3. When light (< 5 cm) and frequent irrigations are to be given.

  4. When soils are very sandy (rapidly permeable coarse textured soils) and

  5. When supplemental irrigation is to be given to dry land crops during prolonged dry spells, without any land preparation.

Sprinkler irrigation can be a disadvantage in the following situations

  1. High winds (> 12 km/hr) cause improper distribution of water.

  2. Evaporation losses are high from sprinkler irrigation especially under high temperature and low relative humidity conditions.

  3. The initial cost is high.

Some sort of knowledge is needed for successful operation of sprinkler system.

problems of under irrigation

  • Under irrigation causes reduction in photosynthesis due to reduction in photosynthetic rate, chlorophyll content and leaf area.

  • Due to under irrigation, water deficit occurs, as a result stomata are closed, so that reduction in transpiration takes place.

  • Translocation of assimilates is also affected by water stress.

  • Respiration rate decreases with increased moisture stress.

  • Due to under irrigation enzymatic activity decreases. So that accumulation of sugars and amino acids takes place due to breakdown of carbohydrates and proteins.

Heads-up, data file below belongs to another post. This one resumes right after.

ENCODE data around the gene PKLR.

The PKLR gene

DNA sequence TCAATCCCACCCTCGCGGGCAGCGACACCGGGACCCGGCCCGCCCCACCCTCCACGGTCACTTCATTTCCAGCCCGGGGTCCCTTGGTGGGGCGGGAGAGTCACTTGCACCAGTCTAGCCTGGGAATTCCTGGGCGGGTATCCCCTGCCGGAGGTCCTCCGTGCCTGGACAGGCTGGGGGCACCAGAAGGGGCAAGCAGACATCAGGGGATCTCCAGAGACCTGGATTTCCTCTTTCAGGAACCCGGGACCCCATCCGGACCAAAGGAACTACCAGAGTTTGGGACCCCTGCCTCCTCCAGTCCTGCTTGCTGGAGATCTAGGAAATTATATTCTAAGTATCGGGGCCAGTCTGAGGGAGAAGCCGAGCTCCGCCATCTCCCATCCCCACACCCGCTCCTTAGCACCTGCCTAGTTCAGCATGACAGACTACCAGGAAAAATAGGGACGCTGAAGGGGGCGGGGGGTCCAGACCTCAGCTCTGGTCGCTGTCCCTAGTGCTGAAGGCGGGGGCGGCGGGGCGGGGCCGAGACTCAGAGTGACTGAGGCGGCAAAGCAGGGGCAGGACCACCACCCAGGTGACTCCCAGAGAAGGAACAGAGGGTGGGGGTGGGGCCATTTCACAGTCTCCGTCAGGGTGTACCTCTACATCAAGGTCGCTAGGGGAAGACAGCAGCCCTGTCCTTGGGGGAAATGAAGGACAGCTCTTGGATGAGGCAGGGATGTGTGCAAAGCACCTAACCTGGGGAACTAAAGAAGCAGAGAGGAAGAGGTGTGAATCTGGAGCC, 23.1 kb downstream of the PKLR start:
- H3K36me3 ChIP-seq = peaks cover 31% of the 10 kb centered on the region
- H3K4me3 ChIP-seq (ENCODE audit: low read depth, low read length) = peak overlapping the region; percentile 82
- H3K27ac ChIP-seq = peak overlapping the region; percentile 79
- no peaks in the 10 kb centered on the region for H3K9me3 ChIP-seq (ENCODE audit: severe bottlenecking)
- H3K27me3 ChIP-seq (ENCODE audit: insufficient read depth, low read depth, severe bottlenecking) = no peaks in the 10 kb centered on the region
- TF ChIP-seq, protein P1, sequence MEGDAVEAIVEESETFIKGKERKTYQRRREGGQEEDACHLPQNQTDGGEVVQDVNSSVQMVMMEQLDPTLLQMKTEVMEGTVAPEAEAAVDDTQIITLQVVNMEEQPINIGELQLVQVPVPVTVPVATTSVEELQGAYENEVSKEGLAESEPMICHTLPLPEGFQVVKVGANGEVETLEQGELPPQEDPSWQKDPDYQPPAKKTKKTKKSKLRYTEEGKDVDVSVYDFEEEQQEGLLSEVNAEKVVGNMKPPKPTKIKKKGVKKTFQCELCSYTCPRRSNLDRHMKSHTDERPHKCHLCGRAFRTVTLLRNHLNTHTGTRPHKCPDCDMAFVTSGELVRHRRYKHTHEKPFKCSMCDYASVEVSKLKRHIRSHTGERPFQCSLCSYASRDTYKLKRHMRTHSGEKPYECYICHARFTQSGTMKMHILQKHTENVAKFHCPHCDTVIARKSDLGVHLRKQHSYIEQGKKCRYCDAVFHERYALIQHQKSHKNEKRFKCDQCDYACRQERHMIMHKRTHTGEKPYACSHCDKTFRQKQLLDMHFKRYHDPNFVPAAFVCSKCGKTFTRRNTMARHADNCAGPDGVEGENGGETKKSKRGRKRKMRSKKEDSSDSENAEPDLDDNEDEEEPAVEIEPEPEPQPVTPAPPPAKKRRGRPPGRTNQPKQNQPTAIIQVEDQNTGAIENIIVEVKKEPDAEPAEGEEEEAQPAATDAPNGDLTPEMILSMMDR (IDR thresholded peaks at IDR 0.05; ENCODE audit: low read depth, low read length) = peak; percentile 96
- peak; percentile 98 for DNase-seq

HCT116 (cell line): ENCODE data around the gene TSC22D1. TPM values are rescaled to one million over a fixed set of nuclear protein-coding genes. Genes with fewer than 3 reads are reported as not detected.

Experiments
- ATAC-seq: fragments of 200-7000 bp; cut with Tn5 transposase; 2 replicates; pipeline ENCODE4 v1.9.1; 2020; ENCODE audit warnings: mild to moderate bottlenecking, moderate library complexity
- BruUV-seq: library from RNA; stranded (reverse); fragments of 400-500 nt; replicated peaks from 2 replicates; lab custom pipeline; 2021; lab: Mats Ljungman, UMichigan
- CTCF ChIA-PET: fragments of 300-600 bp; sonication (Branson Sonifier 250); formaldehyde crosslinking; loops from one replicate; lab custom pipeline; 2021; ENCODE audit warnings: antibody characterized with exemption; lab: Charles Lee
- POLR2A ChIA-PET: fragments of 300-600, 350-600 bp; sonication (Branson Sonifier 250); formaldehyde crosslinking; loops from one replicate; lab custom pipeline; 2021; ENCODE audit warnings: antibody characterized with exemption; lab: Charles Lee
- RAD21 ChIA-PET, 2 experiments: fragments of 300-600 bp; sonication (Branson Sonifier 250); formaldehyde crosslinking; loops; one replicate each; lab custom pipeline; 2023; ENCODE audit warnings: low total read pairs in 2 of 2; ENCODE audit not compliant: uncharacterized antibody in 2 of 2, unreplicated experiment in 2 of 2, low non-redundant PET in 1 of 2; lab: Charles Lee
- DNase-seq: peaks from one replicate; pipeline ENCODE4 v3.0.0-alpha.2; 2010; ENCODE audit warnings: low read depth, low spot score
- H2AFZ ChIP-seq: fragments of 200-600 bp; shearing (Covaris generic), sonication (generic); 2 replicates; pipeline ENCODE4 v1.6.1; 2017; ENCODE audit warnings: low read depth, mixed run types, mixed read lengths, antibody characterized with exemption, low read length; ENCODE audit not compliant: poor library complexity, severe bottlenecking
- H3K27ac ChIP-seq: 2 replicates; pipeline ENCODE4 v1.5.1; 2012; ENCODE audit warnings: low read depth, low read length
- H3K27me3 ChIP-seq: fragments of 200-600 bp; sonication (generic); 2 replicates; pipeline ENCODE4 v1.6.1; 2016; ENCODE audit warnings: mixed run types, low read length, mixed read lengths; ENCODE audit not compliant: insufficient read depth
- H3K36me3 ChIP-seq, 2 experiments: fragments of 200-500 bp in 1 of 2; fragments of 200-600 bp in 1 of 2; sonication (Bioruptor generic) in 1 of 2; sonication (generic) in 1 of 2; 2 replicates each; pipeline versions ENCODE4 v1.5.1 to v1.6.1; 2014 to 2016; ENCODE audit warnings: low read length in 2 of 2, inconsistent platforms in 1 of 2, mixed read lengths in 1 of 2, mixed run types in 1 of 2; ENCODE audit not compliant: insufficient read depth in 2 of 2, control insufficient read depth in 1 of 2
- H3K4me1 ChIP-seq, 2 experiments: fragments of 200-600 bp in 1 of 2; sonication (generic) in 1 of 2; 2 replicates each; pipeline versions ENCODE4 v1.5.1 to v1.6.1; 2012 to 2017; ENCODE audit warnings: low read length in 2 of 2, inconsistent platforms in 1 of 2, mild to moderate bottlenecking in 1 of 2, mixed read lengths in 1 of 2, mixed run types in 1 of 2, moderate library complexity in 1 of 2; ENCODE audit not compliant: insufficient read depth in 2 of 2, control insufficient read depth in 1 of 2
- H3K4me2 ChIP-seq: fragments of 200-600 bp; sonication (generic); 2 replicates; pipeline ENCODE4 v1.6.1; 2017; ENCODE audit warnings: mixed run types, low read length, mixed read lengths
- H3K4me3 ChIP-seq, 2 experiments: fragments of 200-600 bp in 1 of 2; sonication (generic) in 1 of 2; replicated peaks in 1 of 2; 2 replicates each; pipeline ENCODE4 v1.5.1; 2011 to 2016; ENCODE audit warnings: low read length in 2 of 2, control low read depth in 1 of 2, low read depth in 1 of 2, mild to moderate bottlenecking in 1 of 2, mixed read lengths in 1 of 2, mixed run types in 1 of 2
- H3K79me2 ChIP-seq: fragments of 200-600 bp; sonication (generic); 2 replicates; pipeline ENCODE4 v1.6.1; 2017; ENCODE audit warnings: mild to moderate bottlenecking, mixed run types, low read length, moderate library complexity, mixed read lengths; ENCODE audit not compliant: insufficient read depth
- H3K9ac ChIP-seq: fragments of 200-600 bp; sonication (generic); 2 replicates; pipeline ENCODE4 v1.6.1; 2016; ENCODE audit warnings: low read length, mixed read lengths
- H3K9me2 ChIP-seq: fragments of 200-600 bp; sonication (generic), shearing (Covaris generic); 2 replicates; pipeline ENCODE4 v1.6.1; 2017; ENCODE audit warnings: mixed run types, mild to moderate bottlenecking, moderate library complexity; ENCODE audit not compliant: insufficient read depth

• Due to under irrigation hormonal balance is altered.

  • Due to under irrigation reduction in fixation, uptake and assimilation of nitrogen takes place.

Problems of Excess Irrigation  

  • Excess irrigation causes several changes in the soil and plant resulting in reduced growth and in some cases death of plants. 

  • Germinating seeds are sensitive to water logging since they are totally dependent on the surrounding soil space for oxygen supply.

  • Yield of cereals depressed if the excess irrigation given at panicle development stage. 

  • Excess water causes injury to the plant due to low oxygen supply to the root system and accumulation of toxic substances in soil and plant.

  • Wilting of tobacco takes place when bright sunshine occurs after a prolonged wet spell.

  • Leaching of nitrates and denitrification occurs resulting in nitrogen deficiency.

  • Shoot elongation, senescence, abscission and production of adventitious roots takes place as a result of continuous excess irrigation.

  • Respiration in the roots change from aerobic to anaerobic with the result, toxic substances accumulates in roots and damage the root system.

  • Permeability of roots decreased due to shortage of O2. It results in decreases water and nutrient uptake. 

Losses of Water 

Generally water is lost through leaching, drainage, evapotranspiration and runoff. The following disadvantages will be observed due to water loss· 

  • Soil becomes very hard. 

  • The germination percentage will be decreased.

  • The nutrients in the soil leach or evaporate.

  • The root growth retards, so that plant becomes stunted as a result yields become reduced.

  • Stomata becomes closed, so that the transpiration process caused as a result accumulation of gases or metabolic wastes increases, leads to death of the plant.

  • The soil micro organism activity decreases. 

Have a lot of fun and success.
yours kheteshwar
always with you...